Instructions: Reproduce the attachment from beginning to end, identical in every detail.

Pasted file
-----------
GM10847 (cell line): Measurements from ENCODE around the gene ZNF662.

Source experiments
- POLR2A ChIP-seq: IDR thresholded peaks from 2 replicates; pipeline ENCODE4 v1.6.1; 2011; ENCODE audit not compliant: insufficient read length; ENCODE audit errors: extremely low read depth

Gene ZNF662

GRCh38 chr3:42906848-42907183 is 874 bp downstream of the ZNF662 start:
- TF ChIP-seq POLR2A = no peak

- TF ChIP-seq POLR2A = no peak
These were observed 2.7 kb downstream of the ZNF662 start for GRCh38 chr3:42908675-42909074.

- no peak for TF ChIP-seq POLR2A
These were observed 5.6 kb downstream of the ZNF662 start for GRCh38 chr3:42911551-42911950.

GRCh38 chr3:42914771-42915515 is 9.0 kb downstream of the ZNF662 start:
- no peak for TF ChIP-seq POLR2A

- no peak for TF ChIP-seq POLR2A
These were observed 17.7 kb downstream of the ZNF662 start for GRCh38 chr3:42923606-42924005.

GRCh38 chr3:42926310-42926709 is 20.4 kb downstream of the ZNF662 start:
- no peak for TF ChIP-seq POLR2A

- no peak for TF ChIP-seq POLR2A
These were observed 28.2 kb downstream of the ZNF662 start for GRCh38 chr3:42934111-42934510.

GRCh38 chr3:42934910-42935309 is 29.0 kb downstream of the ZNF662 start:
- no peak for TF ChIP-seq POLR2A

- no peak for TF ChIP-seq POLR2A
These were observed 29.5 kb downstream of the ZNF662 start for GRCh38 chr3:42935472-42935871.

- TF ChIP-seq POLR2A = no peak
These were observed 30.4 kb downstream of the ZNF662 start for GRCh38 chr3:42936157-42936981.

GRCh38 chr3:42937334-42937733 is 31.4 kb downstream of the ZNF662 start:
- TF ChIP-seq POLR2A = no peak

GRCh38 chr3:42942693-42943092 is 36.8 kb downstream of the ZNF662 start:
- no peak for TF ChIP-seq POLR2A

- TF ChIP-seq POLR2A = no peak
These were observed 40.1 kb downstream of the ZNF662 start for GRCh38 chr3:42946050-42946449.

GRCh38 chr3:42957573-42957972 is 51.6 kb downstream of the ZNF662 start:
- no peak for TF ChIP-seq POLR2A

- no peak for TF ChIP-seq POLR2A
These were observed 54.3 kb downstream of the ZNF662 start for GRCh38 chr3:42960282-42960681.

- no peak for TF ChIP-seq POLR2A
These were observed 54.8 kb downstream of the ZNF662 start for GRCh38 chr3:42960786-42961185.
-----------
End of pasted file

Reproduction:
GM10847 (cell line): Measurements from ENCODE around the gene ZNF662.

Source experiments
- POLR2A ChIP-seq: IDR thresholded peaks from 2 replicates; pipeline ENCODE4 v1.6.1; 2011; ENCODE audit not compliant: insufficient read length; ENCODE audit errors: extremely low read depth

Gene ZNF662

GRCh38 chr3:42906848-42907183 is 874 bp downstream of the ZNF662 start:
- TF ChIP-seq POLR2A = no peak

- TF ChIP-seq POLR2A = no peak
These were observed 2.7 kb downstream of the ZNF662 start for GRCh38 chr3:42908675-42909074.

- no peak for TF ChIP-seq POLR2A
These were observed 5.6 kb downstream of the ZNF662 start for GRCh38 chr3:42911551-42911950.

GRCh38 chr3:42914771-42915515 is 9.0 kb downstream of the ZNF662 start:
- no peak for TF ChIP-seq POLR2A

- no peak for TF ChIP-seq POLR2A
These were observed 17.7 kb downstream of the ZNF662 start for GRCh38 chr3:42923606-42924005.

GRCh38 chr3:42926310-42926709 is 20.4 kb downstream of the ZNF662 start:
- no peak for TF ChIP-seq POLR2A

- no peak for TF ChIP-seq POLR2A
These were observed 28.2 kb downstream of the ZNF662 start for GRCh38 chr3:42934111-42934510.

GRCh38 chr3:42934910-42935309 is 29.0 kb downstream of the ZNF662 start:
- no peak for TF ChIP-seq POLR2A

- no peak for TF ChIP-seq POLR2A
These were observed 29.5 kb downstream of the ZNF662 start for GRCh38 chr3:42935472-42935871.

- TF ChIP-seq POLR2A = no peak
These were observed 30.4 kb downstream of the ZNF662 start for GRCh38 chr3:42936157-42936981.

GRCh38 chr3:42937334-42937733 is 31.4 kb downstream of the ZNF662 start:
- TF ChIP-seq POLR2A = no peak

GRCh38 chr3:42942693-42943092 is 36.8 kb downstream of the ZNF662 start:
- no peak for TF ChIP-seq POLR2A

- TF ChIP-seq POLR2A = no peak
These were observed 40.1 kb downstream of the ZNF662 start for GRCh38 chr3:42946050-42946449.

GRCh38 chr3:42957573-42957972 is 51.6 kb downstream of the ZNF662 start:
- no peak for TF ChIP-seq POLR2A

- no peak for TF ChIP-seq POLR2A
These were observed 54.3 kb downstream of the ZNF662 start for GRCh38 chr3:42960282-42960681.

- no peak for TF ChIP-seq POLR2A
These were observed 54.8 kb downstream of the ZNF662 start for GRCh38 chr3:42960786-42961185.